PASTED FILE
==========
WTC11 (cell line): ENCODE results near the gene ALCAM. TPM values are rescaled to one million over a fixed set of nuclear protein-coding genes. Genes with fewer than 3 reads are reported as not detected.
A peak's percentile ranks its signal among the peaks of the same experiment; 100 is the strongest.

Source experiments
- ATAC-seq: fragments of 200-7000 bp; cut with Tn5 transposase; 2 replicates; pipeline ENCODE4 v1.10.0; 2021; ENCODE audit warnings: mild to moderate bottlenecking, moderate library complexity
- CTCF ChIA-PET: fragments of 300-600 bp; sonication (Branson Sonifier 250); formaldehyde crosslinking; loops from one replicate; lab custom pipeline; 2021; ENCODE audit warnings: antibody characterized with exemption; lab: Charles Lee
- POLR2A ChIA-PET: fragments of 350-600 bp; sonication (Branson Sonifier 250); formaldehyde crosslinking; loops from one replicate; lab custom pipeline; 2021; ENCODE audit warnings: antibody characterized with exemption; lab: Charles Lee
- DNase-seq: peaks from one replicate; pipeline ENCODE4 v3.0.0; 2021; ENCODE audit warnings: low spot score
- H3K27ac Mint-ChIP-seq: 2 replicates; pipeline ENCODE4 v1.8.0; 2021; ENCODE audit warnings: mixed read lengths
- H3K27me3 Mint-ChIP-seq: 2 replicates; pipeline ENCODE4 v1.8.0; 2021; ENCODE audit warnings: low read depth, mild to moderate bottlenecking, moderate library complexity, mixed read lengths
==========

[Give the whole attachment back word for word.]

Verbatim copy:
WTC11 (cell line): ENCODE results near the gene ALCAM. TPM values are rescaled to one million over a fixed set of nuclear protein-coding genes. Genes with fewer than 3 reads are reported as not detected.
A peak's percentile ranks its signal among the peaks of the same experiment; 100 is the strongest.

Source experiments
- ATAC-seq: fragments of 200-7000 bp; cut with Tn5 transposase; 2 replicates; pipeline ENCODE4 v1.10.0; 2021; ENCODE audit warnings: mild to moderate bottlenecking, moderate library complexity
- CTCF ChIA-PET: fragments of 300-600 bp; sonication (Branson Sonifier 250); formaldehyde crosslinking; loops from one replicate; lab custom pipeline; 2021; ENCODE audit warnings: antibody characterized with exemption; lab: Charles Lee
- POLR2A ChIA-PET: fragments of 350-600 bp; sonication (Branson Sonifier 250); formaldehyde crosslinking; loops from one replicate; lab custom pipeline; 2021; ENCODE audit warnings: antibody characterized with exemption; lab: Charles Lee
- DNase-seq: peaks from one replicate; pipeline ENCODE4 v3.0.0; 2021; ENCODE audit warnings: low spot score
- H3K27ac Mint-ChIP-seq: 2 replicates; pipeline ENCODE4 v1.8.0; 2021; ENCODE audit warnings: mixed read lengths
- H3K27me3 Mint-ChIP-seq: 2 replicates; pipeline ENCODE4 v1.8.0; 2021; ENCODE audit warnings: low read depth, mild to moderate bottlenecking, moderate library complexity, mixed read lengths